9/06/2006 1:45 PM  
Blogger Kirk said...

A hidden assumptions in there, I admit. As long as we're a largish nation we're going to need to be able to deploy forces swiftly to other parts of the world. Yes, I'm mixed about that due to its potential for abuse, but it is a necessity. And if that assumption is accepted, you have to have the means, and for now air is the swiftest. Not the only (and air isn't the only such program we have), but the swiftest.

I think airlines need restructuring, and there are a lot of problems with the way our government subsidizes them, but we need the airlines. The reason is an economic trick. Basically, it's a deal:

We can buy a bunch of aircraft and mostly have them sitting around. OR, we can subsidize someone else who buys a lot MORE aircraft and uses them a lot. That's cost efficiency on many levels.

9/07/2006 8:52 AM  
Anonymous Prince Hydrajak said...

"As long as we're a largish nation we're going to need to be able to deploy forces swiftly to other parts of the world."

Only if we insist on being an Empire.

9/07/2006 3:42 PM  
Blogger Kirk said...

No. Only as long as we are not and cannot be isolationist. Empiricism is only one reason to go 'over there'.

9/07/2006 4:50 PM  
Anonymous Prince Hydrajak said...

Kirk,

You know I'm not simple.

The 4th AD needs more than planes to move it.

Anything you send in just planes is going to get rolled over by any armoured enemy ANYWAY. Anything that a purely light infantry (plpane mobile) force can stop, probebly could have been stopped with a little bit of diplomacy and little bit of stuff from us and a little bit of stuff from NATO and a little bit of local stuff.

Its time for us to stop acting like the 8,000 lbs gorrilla. We are real good at breaking things but we haven't really fixed anything since 1945.

9/08/2006 11:58 AM  
Blogger Kirk said...

No, you're not simple. But you're missing some key points, I think. First let me get rid of the secondary point - re not since 1945, I'd disagree. If nothing else we seem to have pulled Bosnia back from the brink. There've been some ugly failures, but we're not batting zero.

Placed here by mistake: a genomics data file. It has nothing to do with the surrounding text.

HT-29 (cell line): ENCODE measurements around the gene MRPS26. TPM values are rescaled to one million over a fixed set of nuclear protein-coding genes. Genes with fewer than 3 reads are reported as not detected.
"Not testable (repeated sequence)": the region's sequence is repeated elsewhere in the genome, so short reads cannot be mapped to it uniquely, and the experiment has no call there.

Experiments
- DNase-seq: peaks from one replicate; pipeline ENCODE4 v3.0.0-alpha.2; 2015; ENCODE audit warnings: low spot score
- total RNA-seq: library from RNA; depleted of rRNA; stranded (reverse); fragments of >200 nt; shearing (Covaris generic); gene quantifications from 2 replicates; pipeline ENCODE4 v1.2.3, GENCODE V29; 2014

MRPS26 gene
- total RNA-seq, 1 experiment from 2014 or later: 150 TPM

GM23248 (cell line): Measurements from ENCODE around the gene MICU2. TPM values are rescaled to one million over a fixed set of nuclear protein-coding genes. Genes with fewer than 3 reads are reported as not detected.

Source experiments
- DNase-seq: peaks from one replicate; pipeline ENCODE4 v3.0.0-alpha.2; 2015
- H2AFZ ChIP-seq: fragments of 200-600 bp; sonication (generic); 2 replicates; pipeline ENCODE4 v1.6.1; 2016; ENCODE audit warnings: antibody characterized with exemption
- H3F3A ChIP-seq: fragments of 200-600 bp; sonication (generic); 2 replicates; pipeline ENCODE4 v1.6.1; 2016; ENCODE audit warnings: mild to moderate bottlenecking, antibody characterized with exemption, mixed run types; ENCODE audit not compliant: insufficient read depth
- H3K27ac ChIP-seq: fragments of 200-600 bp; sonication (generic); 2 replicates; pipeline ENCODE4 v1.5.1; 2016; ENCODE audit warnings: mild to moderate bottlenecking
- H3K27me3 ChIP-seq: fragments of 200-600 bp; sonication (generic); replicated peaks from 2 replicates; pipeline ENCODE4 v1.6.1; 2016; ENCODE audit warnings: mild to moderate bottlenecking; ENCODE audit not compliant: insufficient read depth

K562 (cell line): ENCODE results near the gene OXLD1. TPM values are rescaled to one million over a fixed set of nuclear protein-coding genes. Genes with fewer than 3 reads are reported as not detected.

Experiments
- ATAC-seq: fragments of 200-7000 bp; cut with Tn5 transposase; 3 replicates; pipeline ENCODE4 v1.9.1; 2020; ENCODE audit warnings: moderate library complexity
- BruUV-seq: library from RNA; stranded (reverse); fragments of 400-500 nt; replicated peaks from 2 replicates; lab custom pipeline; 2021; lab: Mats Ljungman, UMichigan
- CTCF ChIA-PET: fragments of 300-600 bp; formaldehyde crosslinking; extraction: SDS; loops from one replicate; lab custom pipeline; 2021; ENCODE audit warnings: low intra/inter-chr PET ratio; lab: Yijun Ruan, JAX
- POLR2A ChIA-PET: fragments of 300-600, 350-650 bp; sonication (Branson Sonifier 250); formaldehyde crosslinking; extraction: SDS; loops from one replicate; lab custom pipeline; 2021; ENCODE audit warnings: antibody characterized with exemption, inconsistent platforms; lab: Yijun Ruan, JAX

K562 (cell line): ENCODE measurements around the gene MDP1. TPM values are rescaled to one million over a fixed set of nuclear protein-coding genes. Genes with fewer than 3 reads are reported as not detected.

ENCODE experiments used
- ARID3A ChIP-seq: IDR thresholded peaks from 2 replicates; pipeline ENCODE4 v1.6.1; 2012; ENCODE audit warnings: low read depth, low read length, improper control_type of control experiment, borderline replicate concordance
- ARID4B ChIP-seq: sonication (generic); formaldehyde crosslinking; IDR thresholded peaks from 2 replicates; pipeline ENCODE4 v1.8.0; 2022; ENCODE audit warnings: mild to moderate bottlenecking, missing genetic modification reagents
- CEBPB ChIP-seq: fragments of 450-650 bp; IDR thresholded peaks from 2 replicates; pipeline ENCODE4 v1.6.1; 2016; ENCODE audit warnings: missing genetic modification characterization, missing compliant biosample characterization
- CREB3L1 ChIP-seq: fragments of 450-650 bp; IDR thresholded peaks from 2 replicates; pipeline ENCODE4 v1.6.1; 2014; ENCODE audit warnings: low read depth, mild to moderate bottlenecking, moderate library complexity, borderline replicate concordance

To the main part, you're right and wrong. We need ships (and trains) to move the equipment of the 4th AD. But we also have to move the people. Believe it or not, moving the gear by ship/train and the people by airplane is an excellent compromise between efficiency and effectiveness. It's that 15 to 30 days that is the big deal here.

Soldiers crammed onto a ship can't train. They can't exercise very well -- not at 'troopship' densities (which is different from the densities the marines use). All this means they're not near as ready to fight as they come off the ship. And while you're transporting them you still have to feed them and otherwise care for them which is yet more stuff to carry.

Transporting the men on ships along with the gear also slows down the upload and download a bit. The stevedores get the stuff off the ship, but the stay yard can get pretty full unless someone who can 'take' the equipment can move it somewhere and start prepping it. That someone has to get there, get familiar with the deployment zone, and make necessary coordinations to include a place to eat and sleep and all that.

So by flying the troops you gain two to three days on each end PLUS you gain all but five days enroute that can be used to train and update and all that useful stuff. Basically, it gives the commanders more time. And that's a resource precious beyond all others.

9/08/2006 12:54 PM